For many immigrants, barriers exist that prevent financial and housing stability
Jaime is a Rapid Rehousing client at Family Eldercare. He is an immigrant who has been a permanent resident since his early thirties and has spent decades paying Social Security taxes out of his wages. Without a doubt, Jaime qualifies for Social Security benefits. However, he has one barrier preventing him from accessing those benefits — a permanent residency card needs to be presented at the time of application and Jaime’s permanent residency card was recently discarded by his old roommates.
Just like United States citizens, green card holders or permanent residents are eligible for Social Security benefits (retirement and disability). To begin collecting retirement benefits, permanent residents must have earned forty work credits, or the equivalent of ten years of work, and be at least sixty-five years old.
Jaime was born and raised in Costa Rica. When he was 32, he fell in love with a woman from the United States. They soon married and moved to Texas with the hope of living the American dream. Jaime was able to secure permanent residency as a United States citizen and start a life with the woman he loved dearly. After a few years, his wife began to physically abuse Jaime to the point that the two divorced and discontinued all communication. With no friends or family to turn to, Jaime began a life journey on his own with few resources.
Through the Texas Workforce Commission, Jaime was able to take on many contract jobs that provided him with dignified living. He went on to work across the United States and enjoyed his time traveling to visit new places.
“Getting my permanent residency card means getting my independence back. I’ll have options again and that’s what I’m looking forward to the most!”
In 2001, Jaime began what would become a long and painful journey of various medical complications. In 2021, he developed cancer and had to undergo surgeries that left him hospitalized for months. Unable to bring in an income during this period, his roommates threw out all his belongings including vital documents like his ID, passport, and permanent residency card.
When Jaime was finally discharged from the hospital, he was not able to walk or work. Jaime no longer had an income or a place to call home. And now without any way to verify his identity, Jaime was not able to access the benefits like social security that he spent his whole life working toward. The hospital decided to send Jaime to Austin’s Protective Lodging, a motel bought by the city to protect unhoused Austinites from COVID-19.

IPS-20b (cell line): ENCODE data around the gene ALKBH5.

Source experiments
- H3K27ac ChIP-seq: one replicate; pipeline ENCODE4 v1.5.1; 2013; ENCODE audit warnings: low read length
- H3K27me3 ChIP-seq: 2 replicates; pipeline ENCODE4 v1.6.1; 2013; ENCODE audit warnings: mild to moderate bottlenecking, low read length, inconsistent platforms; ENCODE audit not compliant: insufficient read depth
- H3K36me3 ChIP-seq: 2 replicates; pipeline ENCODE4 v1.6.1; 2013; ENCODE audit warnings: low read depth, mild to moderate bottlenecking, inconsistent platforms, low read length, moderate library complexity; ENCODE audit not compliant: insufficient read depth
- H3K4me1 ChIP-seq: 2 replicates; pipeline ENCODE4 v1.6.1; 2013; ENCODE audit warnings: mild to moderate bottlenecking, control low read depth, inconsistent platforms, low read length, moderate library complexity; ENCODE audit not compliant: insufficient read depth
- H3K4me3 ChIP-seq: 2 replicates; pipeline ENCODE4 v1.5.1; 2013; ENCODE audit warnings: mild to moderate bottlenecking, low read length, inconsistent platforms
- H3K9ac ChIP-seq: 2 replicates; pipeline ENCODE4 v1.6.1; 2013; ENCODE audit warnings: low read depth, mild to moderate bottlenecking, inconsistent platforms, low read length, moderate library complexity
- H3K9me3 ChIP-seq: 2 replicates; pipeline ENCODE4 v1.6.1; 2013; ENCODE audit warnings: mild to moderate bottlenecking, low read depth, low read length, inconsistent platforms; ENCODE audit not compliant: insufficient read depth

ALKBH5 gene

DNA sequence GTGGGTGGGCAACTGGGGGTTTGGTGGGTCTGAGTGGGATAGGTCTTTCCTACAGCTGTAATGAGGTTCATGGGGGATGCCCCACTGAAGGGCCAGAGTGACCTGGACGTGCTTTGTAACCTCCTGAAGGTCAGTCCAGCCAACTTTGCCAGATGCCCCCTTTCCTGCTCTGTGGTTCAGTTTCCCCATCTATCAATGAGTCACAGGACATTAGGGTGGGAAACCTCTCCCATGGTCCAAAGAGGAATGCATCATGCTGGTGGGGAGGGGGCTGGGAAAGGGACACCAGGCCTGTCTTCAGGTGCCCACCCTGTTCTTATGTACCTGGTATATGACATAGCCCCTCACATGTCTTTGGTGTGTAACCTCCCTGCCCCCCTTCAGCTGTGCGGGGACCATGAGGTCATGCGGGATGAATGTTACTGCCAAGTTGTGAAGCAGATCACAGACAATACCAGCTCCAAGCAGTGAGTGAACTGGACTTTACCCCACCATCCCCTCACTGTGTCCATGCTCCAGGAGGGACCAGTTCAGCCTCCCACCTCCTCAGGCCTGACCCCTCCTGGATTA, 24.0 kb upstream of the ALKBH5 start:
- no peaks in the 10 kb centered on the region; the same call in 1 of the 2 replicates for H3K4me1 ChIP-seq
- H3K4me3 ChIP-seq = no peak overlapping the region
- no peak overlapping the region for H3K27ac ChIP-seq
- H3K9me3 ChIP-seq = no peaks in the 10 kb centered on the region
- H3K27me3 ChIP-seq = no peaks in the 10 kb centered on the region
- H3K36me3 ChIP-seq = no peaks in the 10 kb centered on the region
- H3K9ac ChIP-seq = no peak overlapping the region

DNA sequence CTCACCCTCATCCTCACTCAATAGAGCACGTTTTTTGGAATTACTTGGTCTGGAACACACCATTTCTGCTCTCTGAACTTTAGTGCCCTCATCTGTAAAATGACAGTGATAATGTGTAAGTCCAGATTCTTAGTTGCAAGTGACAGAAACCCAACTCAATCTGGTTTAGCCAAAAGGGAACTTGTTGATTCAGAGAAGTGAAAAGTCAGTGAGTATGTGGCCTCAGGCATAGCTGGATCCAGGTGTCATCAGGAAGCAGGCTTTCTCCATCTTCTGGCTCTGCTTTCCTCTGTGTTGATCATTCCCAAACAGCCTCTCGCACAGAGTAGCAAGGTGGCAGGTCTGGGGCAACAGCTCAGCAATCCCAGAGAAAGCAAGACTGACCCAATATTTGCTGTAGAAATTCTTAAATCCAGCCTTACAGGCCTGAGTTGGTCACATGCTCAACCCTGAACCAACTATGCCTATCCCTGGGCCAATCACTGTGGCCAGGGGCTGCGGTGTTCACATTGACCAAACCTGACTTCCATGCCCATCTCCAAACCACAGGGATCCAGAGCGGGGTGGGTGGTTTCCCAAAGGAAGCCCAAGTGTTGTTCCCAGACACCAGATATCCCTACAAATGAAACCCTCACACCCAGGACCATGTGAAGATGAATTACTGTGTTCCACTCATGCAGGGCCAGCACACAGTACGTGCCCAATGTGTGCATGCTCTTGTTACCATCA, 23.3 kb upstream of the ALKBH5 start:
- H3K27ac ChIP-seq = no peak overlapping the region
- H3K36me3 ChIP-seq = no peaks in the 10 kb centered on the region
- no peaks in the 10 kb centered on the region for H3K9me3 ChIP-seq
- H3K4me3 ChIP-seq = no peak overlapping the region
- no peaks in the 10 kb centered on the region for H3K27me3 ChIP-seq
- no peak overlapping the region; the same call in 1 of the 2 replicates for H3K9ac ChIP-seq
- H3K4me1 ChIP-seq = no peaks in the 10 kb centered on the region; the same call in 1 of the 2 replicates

Fortunately, outreach workers were able to get a referral to Family Eldercare where Jaime met his Rapid Rehousing caseworker, Fela. The two quickly went to work where they were able to house Jaime at Northgate Hills and most recently at Dryfield apartments.
Though Jaime found success with his housing situation, obtaining his vital documents was a different story. More than a year ago, Jaime and Fela met with Catholic Charities of Central Texas who provide the free immigration legal services needed to help Jaime obtain his permanent residency card. The process could take anywhere from 2 months to 2 years, but first Jaime needed to obtain his ID and passport. To obtain these documents, Jaime and Fela would have to work with the Consulates of Costa Rica located in Houston, Texas. It was only a few months ago that the two were able to secure an appointment and drive up to Houston to obtain Jaime’s ID. This step was vital in being able to qualify for Jaime’s passport to be mailed to him, which finally happened a few weeks ago. In an interview with Fela, she said, “This is only the first step to get Jaime in with Catholic Charities. Now we can finally open a case and work towards obtaining Jaime’s permanent residency card. Once we have that, we can begin to apply for the benefits that Jaime has worked so hard for.”
Jaime’s excitement radiated as we talked about being so close to the finish line. When asked if he had any concluding thoughts Jaime shared, “Getting my permanent residency card means getting my independence back. I’ll have options again and that is what I am looking forward to the most!”